The Congressional Research Service reported last week that building up the Navy to 355 vessels – the service’s latest target – will be a long-term effort, requiring a challenging combination of life extensions, reactivations and new construction. The numbers for certain vessel types – notably carriers and submarines, the costliest and most complicated ships on earth – will require decades to build up, even if funding rises.
The Congressional Budget Office is working out the costs of a 355-ship fleet, but in the near term, the Navy's focus is on maintaining the vessels it already has. Years of budget restrictions have cut deeply into funding for repairs and readiness, says the vice chief of naval operations, Admiral William Moran. Moran told the House Armed Services Committee on Tuesday that if the service doesn't get additional funds this year, it will have to start shuttering air wings and deferring repairs on vessels – including five submarines, which might lose certification for front-line service if they are not maintained.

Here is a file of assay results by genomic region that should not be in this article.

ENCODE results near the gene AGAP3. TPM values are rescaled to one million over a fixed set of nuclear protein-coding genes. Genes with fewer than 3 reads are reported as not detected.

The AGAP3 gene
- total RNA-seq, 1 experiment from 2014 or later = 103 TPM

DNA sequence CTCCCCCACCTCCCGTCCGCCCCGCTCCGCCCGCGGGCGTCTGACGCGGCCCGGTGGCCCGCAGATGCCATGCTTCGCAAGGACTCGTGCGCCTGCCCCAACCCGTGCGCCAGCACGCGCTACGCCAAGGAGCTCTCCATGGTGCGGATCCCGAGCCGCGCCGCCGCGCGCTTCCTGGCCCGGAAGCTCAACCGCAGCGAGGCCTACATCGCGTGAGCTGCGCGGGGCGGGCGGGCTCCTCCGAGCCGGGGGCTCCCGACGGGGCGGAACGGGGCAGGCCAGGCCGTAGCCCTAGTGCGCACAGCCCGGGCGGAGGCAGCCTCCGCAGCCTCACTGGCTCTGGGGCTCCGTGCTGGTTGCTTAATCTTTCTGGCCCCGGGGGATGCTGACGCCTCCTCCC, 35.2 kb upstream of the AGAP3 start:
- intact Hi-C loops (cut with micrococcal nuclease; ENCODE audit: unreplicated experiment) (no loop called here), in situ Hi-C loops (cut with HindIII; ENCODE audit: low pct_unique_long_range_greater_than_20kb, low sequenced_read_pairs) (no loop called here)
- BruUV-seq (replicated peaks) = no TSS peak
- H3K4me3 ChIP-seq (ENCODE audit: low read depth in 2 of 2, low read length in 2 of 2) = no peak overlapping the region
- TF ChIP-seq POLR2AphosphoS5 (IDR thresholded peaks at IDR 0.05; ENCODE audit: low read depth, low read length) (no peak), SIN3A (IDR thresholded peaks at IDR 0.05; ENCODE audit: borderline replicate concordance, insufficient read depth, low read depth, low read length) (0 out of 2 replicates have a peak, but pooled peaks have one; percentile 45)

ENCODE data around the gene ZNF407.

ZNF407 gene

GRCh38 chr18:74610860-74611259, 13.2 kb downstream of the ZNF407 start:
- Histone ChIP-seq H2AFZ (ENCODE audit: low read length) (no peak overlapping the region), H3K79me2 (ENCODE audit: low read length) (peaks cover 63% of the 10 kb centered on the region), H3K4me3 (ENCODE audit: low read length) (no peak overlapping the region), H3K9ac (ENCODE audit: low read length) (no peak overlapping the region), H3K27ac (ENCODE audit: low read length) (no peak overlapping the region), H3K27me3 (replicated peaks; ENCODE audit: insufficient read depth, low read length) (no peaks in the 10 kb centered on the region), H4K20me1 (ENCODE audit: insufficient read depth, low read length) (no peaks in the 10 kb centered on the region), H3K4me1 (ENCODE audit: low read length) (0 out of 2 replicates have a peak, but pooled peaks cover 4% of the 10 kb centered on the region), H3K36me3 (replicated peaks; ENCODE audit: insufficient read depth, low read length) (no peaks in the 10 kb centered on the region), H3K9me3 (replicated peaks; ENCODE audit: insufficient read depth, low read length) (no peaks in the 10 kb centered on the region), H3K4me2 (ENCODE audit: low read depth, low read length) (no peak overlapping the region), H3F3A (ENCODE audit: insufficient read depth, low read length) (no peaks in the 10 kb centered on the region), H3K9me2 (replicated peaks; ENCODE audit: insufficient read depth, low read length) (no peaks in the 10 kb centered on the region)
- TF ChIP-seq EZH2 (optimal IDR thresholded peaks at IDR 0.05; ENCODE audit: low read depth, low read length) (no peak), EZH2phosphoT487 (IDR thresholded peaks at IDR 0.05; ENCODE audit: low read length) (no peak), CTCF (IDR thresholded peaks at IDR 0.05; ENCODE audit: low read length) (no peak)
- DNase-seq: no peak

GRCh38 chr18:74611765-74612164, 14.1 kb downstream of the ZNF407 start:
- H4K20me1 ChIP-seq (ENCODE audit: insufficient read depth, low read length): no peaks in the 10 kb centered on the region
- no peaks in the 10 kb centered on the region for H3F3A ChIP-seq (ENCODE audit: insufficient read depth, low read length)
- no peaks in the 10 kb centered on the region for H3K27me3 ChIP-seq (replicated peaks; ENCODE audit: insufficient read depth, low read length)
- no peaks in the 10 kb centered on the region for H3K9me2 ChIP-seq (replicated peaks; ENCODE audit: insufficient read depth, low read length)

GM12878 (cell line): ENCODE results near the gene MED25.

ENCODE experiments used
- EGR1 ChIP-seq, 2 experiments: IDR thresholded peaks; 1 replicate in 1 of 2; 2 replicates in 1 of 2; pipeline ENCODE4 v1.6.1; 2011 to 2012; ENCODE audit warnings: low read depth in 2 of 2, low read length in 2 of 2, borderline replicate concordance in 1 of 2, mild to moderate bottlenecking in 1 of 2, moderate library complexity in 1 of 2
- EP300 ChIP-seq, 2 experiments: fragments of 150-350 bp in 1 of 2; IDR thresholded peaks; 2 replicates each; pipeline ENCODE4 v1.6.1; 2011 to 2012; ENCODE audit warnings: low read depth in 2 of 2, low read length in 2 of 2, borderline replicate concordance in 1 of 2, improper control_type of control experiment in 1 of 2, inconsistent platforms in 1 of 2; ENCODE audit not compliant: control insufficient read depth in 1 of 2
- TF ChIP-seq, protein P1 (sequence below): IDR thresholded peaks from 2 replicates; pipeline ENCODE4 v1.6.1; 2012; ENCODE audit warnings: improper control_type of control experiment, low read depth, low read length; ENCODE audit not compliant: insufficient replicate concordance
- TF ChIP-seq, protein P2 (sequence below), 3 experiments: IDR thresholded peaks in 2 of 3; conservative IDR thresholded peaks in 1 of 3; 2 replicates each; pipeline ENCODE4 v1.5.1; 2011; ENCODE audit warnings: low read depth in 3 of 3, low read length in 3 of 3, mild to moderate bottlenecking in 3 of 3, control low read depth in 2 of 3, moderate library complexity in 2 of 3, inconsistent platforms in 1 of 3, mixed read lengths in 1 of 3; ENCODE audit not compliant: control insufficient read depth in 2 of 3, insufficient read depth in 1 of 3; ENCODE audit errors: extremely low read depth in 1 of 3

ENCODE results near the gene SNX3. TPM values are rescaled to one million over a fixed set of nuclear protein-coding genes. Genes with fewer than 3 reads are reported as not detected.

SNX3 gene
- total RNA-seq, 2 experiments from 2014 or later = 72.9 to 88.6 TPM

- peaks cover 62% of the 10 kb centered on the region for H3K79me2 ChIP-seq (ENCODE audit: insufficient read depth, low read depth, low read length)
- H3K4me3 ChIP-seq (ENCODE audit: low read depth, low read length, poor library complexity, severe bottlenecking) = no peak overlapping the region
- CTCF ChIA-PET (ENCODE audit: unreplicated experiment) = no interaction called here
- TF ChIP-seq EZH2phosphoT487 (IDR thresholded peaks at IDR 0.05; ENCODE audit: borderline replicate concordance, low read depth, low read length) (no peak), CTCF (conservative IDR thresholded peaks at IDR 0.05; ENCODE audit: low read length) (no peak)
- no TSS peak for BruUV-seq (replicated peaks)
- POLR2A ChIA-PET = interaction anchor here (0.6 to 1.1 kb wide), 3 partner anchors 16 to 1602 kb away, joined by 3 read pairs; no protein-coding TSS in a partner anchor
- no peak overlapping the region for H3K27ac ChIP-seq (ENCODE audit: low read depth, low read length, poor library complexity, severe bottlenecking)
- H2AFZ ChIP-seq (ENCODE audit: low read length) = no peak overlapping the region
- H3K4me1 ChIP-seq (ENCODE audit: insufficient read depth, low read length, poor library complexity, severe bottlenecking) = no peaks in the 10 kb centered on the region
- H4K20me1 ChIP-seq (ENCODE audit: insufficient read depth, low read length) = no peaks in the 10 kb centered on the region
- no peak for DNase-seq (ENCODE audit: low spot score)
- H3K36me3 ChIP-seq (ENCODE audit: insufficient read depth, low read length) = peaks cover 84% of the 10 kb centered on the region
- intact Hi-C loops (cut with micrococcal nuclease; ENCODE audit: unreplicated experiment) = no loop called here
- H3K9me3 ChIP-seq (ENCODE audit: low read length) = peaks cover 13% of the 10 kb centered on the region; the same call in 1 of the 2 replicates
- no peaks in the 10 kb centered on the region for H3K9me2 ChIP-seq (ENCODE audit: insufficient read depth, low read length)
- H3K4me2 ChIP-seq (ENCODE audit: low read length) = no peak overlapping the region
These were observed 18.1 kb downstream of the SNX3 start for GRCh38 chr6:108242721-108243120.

Already, the budget "sequestration" enacted in 2013 has had a stark effect on readiness. Shipyard backlogs have pushed back repairs for attack submarines like the USS Boise, which is pierside in Norfolk and decertified, awaiting a slot in drydock. USNI reports that she may not find an opening until 2019.
Moran said that the maintenance backlog for naval aviation is even worse, with less than half of the Navy's jets ready to fly on any given day. “There’s no depth on the bench . . . if we had to surge forces,” he said. Figures provided to Defense News and Breaking Defense show that 62 percent of the Navy's F/A-18 fleet is out of service for depot or maintenance work, and the numbers for the Marine Corps are worse. The Navy has been warning of aircraft shortfalls since last year, when the commodore of Strike Fighter Wing Atlantic, Captain Randy Stearns, told a congressional hearing that sustained operations and underfunding had depleted almost all reserve air wings.